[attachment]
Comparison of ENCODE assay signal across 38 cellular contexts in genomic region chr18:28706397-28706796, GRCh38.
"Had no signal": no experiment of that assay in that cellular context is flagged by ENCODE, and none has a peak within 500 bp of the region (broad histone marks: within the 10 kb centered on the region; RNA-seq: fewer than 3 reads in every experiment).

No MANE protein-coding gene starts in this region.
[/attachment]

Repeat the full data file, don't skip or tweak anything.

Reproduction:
Comparison of ENCODE assay signal across 38 cellular contexts in genomic region chr18:28706397-28706796, GRCh38.
"Had no signal": no experiment of that assay in that cellular context is flagged by ENCODE, and none has a peak within 500 bp of the region (broad histone marks: within the 10 kb centered on the region; RNA-seq: fewer than 3 reads in every experiment).

No MANE protein-coding gene starts in this region.